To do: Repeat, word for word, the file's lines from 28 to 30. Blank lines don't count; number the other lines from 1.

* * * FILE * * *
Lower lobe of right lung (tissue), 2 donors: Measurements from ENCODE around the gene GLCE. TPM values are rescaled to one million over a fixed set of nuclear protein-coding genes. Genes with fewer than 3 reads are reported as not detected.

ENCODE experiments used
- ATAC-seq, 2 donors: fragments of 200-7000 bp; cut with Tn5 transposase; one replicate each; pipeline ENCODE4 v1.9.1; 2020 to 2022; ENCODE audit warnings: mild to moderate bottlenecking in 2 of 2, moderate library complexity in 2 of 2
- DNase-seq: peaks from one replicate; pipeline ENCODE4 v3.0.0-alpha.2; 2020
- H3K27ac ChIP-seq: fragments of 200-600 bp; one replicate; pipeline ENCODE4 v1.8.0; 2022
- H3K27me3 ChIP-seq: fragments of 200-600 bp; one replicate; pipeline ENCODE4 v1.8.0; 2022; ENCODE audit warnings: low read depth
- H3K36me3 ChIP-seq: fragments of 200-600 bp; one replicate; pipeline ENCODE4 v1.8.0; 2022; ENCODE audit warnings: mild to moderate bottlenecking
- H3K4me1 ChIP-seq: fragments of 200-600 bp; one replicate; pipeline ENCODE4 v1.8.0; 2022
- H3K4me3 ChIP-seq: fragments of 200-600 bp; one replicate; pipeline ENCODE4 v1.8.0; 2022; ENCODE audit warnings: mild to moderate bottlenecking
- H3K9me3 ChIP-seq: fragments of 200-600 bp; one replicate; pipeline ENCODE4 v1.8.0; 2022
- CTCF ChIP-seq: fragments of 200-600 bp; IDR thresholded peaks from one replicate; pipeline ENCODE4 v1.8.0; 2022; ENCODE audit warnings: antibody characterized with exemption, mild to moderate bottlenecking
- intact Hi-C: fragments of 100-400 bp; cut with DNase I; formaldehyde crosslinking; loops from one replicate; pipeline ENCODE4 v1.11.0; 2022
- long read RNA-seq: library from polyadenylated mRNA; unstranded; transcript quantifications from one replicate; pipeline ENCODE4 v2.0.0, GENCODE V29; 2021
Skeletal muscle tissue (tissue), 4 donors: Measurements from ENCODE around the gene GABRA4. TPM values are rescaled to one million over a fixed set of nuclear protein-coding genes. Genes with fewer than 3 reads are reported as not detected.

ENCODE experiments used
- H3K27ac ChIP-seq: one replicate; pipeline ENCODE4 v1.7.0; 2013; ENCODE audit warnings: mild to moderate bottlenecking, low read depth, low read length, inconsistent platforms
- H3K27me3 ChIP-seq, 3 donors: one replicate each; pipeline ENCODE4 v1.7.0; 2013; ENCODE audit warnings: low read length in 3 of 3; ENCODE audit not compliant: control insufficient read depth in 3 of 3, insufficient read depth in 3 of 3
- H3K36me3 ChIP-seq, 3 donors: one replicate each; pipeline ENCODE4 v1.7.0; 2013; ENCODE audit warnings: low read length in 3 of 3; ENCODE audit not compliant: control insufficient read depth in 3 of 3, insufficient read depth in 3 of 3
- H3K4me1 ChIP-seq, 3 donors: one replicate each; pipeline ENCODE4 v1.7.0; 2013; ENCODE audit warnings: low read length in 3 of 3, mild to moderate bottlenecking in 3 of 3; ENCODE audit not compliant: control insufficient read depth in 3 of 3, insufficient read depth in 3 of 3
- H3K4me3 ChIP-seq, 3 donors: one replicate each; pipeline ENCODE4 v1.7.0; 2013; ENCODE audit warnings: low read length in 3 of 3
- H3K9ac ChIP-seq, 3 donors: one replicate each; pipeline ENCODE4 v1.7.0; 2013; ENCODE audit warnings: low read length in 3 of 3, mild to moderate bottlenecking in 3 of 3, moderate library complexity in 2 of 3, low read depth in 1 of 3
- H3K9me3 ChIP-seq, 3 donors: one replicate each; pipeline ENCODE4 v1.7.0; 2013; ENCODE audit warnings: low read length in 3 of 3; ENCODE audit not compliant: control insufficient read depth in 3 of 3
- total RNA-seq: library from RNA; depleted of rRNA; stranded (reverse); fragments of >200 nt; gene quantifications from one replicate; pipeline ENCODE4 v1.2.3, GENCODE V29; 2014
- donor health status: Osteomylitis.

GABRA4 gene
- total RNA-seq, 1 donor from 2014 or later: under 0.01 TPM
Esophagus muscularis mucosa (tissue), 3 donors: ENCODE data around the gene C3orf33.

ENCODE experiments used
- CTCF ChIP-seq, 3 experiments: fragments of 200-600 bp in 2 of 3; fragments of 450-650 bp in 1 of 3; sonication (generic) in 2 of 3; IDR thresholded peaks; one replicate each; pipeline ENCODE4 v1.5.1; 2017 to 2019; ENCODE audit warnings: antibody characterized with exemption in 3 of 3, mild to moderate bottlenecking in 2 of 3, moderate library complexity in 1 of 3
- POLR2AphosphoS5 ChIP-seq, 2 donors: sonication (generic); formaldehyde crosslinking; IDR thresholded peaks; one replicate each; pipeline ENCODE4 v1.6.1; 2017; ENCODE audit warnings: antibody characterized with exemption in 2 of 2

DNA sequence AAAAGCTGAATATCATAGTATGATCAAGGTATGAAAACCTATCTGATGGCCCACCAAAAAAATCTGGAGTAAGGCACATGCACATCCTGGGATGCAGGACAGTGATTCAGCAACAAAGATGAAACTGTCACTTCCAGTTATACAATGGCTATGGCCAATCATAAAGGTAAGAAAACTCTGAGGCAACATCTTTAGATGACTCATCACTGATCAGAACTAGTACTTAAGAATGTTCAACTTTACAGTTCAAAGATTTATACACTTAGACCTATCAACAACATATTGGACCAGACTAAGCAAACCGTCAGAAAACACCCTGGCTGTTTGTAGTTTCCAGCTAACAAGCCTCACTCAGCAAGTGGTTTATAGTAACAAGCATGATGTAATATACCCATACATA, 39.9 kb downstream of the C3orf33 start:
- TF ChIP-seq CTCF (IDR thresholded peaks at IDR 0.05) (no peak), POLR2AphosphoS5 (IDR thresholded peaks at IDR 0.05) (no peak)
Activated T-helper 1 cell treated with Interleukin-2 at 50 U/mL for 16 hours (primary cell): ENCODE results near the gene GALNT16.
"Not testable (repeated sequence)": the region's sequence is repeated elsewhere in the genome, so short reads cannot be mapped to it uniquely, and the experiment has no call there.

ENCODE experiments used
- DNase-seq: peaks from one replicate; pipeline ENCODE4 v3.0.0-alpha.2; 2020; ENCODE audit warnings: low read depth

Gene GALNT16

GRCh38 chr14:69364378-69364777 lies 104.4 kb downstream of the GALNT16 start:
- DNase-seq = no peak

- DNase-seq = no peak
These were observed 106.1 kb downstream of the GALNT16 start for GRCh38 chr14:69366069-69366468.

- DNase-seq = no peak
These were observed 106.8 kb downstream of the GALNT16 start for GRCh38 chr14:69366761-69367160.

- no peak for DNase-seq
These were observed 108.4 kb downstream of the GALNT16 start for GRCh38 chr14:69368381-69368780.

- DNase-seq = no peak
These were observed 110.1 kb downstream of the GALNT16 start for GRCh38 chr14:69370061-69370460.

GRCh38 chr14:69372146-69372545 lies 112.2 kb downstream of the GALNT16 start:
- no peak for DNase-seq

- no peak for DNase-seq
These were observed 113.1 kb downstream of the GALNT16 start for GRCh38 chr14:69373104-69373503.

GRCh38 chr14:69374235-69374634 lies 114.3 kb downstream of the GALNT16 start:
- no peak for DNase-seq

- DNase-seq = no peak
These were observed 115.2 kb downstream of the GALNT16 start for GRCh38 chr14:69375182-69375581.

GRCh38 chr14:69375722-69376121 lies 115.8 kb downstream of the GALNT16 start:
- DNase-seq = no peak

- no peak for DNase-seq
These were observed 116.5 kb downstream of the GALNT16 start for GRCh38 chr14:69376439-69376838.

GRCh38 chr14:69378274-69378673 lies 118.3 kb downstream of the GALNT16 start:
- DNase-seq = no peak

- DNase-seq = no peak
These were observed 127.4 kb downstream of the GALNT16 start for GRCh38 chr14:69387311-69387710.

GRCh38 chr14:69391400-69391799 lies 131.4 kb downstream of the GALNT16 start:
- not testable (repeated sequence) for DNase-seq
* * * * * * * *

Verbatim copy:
ENCODE experiments used
- CTCF ChIP-seq, 3 experiments: fragments of 200-600 bp in 2 of 3; fragments of 450-650 bp in 1 of 3; sonication (generic) in 2 of 3; IDR thresholded peaks; one replicate each; pipeline ENCODE4 v1.5.1; 2017 to 2019; ENCODE audit warnings: antibody characterized with exemption in 3 of 3, mild to moderate bottlenecking in 2 of 3, moderate library complexity in 1 of 3
- POLR2AphosphoS5 ChIP-seq, 2 donors: sonication (generic); formaldehyde crosslinking; IDR thresholded peaks; one replicate each; pipeline ENCODE4 v1.6.1; 2017; ENCODE audit warnings: antibody characterized with exemption in 2 of 2